Natural Ventilation Through the Stacks

One way to ventilate a building that is hotter or colder on the indoor than outdoor is to use the “Stack effect.” Because of the temperature difference, the air inside the building is either more or less dense than outdoor air. If there is an opening high in the building and another low, a natural flow will be caused. If the air in the building is warmer than the outdoor, this warmer air will float out the top opening, being replaced with cooler air from outdoor. If the air inside is cooler than that outdoor, the cooler air will drain out the low opening, being replaced with warmer air from outdoor.

IDA ICE includes two types of model that can be used to simulate the Stack effect: “Chimney Model” and “Leak Model” (if it is used at the highest level with a suitable area). In the current study, the natural ventilation is modeled by using “Chimney Model” (see previous Figure 1).

As mentioned in IDA ICE documentation, “the chimney model can be inserted in ceiling or wall to describe a natural ventilation system. The model can calculate flow in both directions, i.e., if the zone pressure is low enough, air will enter the zone through the chimney. The rise of the duct and the vertical position of the input will determine the Stack effects”. By using the Chimney Model, the building is simplified by one level for the roof (see Figure 1), and the additional heights of the Stacks, above the roof building level, are modeled as unobstructed chimneys.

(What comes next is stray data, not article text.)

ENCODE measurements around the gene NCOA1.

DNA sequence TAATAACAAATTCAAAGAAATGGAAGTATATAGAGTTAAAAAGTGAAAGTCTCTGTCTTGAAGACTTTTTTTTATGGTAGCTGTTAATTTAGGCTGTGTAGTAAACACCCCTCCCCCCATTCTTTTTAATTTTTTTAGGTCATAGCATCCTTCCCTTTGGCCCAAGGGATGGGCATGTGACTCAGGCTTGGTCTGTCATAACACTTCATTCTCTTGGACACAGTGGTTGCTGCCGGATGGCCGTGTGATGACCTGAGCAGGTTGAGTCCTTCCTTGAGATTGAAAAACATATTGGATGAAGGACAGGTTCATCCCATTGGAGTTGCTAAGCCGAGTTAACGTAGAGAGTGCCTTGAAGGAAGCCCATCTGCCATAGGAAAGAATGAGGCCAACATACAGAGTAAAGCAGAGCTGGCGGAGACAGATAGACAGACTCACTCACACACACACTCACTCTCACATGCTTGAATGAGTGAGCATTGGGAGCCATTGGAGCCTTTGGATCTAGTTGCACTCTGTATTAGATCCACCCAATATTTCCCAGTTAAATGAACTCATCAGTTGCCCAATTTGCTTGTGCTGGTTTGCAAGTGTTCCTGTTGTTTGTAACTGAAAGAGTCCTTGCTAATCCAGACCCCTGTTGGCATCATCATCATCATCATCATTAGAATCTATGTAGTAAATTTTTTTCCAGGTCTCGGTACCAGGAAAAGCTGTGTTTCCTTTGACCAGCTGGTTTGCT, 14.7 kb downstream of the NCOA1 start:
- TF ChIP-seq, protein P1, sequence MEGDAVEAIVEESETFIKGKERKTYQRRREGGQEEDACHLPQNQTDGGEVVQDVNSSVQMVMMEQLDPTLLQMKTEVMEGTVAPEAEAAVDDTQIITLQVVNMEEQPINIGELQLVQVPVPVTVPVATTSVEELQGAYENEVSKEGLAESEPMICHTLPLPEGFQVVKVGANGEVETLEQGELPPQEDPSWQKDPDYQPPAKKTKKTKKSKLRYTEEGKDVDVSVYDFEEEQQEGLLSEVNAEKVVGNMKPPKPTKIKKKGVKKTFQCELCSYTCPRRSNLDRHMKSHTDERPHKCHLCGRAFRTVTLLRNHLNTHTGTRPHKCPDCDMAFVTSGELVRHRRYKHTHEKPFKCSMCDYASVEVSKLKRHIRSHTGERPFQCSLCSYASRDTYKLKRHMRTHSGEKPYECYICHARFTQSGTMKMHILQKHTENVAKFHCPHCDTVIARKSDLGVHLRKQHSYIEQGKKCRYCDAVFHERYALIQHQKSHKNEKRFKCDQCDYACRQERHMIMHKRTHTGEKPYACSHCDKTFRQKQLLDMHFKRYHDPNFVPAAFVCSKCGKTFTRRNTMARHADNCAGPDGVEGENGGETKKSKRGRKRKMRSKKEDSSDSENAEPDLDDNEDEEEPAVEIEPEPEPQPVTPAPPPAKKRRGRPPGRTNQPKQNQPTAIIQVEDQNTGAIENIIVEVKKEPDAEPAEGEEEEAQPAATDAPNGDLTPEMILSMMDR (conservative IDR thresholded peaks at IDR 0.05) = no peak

Chimney Model can be described by the following parameters:

• Inlet loss coefficient (Pressure drop in the inlet air terminal) set equal to 10E-6 (assumption for unobstructed chimneys) in this study;

• Outlet loss coefficient (Pressure drop in the outlet air terminal) set equal to 10E-6 (assumption for unobstructed chimneys);

• Diameter Hydraulic diameter (HD), calculated using the following equation by considering a rectangular chimney:

HD=2 · a · b+ b= 2.4 m    (1)

where a and b provide the dimensions of the Sub-floor Plenum level, represented in Figure 2, i.e., 1.5 and 6 m, respectively;

• Total rise from inlet to outlet: Height difference between inlet and outlet (governs the Stack effect), set equal to 3 m;

• Total duct length: Total hydraulic length for the duct, set equal to 3 m.

FIGURE 2
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Figure 2. 2-D views of the building: (A) Sub-floor Plenum—plan. (B) Light well section A-A: low level openings from light well to each story as well as Sub-floor Plenum openings. (C) Stack section B-B: High level outlets from each story to the exhaust Stacks.